21. Redrawing the map The actual internal path within the store is obligatory. It could be too long and boring, especially at weekends, when stores are crowded and the shopping experience becomes quite stressful. This kind of interior space design is built on a market strategy: increasing the amount of time spent by customers inside the store to improve sales. It may be partially true, but it is not scientifically proved. Providing separate access to floors and direct access to departments could be a better option, still maintaining the possibility of a whole explorative route. Moreover the aim of the market strategy could be reached anyway maintaining low cost products’ display close to the storehouse and in front of cashier desks. In this way, even hurried or distracted customers could be tempted to buy those items. Davide Potente & Erika Salvini - EuroIA 2008, Amsterdam
  22. Redrawing maps Davide Potente & Erika Salvini - EuroIA 2008, Amsterdam Map showing the current internal path. Ikea’s map redesign to provide a crossing wayfinding strategy by the use of colours and labels.
  23. Redrawing maps <ul><li>Example of LCD screen homepage: offers would be highlighted and catalogue’s categories would be displayed using their respective colours. </li></ul>Davide Potente & Erika Salvini - EuroIA 2008, Amsterdam
  24. <ul><li>Page description diagram allows for the description of content areas of a web page in prose, as in a functional specification (Dan Brown 2002). </li></ul><ul><li>Specifications are arranged following an order of priority and can be followed by mini-layouts to give more details about a specific feature on the page. </li></ul><ul><li>A page description diagram is useful in showing priorities and defining a context by providing useful information on contents and functionalities for the visual design of every single web page. </li></ul>From page description diagram (PDD) to ADD
  25. From PDD to area description diagram (ADD) <ul><li>The purpose of the area description diagram (ADD) is to establish an environment for contents and functionalities in a physical space. </li></ul><ul><li>This is an example of area description diagram for Apple Retail Store. It shows suggestions conveying information architecture principles to provide a retail design that is part of the crisscrossing model of human-information interaction. </li></ul><ul><li>It also can highlight connections between different contexts: </li></ul><ul><li>navigational menu related to wayfinding cues </li></ul><ul><li>posters that work as product previews on the website </li></ul><ul><li>support areas coherent with related website sections. </li></ul>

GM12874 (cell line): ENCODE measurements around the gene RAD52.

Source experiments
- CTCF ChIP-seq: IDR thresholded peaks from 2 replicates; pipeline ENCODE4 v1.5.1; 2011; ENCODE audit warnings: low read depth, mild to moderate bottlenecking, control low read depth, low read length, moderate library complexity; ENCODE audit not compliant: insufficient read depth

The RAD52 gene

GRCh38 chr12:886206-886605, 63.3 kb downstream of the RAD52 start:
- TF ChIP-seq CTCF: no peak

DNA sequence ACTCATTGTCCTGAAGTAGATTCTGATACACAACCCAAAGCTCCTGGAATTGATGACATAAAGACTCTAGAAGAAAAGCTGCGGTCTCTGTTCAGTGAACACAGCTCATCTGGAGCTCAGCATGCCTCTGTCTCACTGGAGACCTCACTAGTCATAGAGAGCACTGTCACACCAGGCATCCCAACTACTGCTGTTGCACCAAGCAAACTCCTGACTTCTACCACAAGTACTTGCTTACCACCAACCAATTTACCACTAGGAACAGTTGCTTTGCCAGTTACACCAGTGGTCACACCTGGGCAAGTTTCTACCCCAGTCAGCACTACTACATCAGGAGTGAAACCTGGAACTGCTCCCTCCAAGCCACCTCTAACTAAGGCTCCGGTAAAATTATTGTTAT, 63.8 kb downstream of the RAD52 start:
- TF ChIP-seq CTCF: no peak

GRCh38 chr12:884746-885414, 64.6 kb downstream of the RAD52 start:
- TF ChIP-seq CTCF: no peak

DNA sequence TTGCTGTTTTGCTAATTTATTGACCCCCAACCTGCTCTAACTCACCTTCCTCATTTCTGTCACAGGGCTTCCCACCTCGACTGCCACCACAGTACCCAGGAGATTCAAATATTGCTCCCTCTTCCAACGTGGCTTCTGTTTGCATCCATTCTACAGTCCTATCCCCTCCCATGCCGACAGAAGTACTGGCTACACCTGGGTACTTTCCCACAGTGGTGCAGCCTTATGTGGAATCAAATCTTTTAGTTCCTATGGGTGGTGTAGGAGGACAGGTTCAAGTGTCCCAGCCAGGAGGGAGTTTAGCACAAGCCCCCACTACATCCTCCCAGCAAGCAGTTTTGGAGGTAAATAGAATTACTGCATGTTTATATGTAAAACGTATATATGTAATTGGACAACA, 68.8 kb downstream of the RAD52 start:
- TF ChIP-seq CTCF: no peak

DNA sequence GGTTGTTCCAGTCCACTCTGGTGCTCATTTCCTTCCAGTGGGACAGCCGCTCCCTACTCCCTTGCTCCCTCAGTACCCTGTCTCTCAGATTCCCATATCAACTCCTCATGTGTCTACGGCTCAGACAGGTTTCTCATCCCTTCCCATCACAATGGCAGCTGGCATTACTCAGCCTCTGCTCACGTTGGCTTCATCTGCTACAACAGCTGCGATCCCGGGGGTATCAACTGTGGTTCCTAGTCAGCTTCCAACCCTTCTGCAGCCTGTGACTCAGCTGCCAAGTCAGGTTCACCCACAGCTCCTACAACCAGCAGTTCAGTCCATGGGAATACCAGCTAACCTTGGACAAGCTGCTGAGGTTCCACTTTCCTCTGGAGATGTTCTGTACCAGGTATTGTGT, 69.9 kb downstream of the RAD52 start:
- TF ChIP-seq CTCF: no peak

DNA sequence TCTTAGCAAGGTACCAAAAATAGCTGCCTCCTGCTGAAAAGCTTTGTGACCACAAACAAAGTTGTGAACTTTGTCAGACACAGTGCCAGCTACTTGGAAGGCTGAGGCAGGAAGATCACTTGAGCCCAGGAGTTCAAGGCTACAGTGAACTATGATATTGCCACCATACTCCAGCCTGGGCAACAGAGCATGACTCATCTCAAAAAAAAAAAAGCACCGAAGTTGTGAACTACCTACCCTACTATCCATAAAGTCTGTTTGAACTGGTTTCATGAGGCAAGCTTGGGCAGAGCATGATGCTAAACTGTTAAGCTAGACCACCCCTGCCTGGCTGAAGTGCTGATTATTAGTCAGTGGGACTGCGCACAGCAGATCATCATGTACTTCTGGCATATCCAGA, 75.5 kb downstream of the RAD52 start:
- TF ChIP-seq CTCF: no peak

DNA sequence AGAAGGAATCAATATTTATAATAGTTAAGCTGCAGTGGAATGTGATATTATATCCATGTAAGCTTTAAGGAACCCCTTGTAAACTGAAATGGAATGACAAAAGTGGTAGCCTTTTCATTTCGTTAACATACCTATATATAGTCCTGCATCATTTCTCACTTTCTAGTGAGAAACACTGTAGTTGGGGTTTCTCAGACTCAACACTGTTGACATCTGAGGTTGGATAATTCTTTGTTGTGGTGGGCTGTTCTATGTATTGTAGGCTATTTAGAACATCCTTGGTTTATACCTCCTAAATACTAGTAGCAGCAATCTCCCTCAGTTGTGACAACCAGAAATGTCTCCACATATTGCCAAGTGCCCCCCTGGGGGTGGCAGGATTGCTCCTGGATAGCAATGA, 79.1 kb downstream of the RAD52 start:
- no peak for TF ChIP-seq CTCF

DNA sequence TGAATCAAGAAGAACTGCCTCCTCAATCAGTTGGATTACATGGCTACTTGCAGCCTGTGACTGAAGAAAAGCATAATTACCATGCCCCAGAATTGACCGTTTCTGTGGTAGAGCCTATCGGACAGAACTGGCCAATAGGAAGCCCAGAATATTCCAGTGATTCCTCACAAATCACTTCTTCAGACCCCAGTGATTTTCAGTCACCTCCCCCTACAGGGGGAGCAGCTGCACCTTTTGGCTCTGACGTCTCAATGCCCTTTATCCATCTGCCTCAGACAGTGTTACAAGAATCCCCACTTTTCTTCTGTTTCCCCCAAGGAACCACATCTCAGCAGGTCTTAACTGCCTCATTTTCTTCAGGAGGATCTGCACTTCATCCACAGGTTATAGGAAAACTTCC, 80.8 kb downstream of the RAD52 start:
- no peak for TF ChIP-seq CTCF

26. Crossing area description diagram <ul><li>The area description diagram could be considered as a sort of tool for verifying IA coherence. It can highlight the conceptual model underlying a new kind of design: the process design defined by organizational and interaction models. </li></ul><ul><li>Considering other sections of the Apple website like the one related to Mac computers it becomes possible to analyse further connections between digital and physical environments. </li></ul>
  27. Crossing area description diagram <ul><li>Organizational and human-interaction models are merged in a unique process conveyed through a clear bridge experience. Users therefore receive a seamless and continuous experience between the digital and the physical environments. </li></ul>Apple Retail Store
  28. Crossing area description diagram Apple home page / Retail Store Apple Mac web page / Retail Store:Mac
  29. Conclusions <ul><li>The Ikea case study focuses on how to organise and design information to allow its users to easily locate what they are looking for leading them from the web to the store. </li></ul><ul><li>The Apple case study focuses on the possibility of charting information within their related areas in a physical space and on web pages, with a view to highlighting interconnections between them and to highlight how people interact with information and across these environments . </li></ul><ul><li>These considerations emphasise the role of users and their evolving needs : people can improve the design process making suggestions of what they need in terms of functions and contents, also the way they recognise the information and interact with them. </li></ul><ul><li>From websites to retail stores, from digital interfaces to physical ones, why would not users play a more proactive role in the overall design and the consequential bridge experiences they create and crisscross in everyday life? </li></ul>
  30. Conclusions… the real ones <ul><li>Participatory design strategy is the answer because it offers an approach to design that attempts to proactively involve the end users in the design process and help ensure that the product designed meets their needs and is usable . </li></ul>© Copyright The Focus Group 2008 Design: JXWD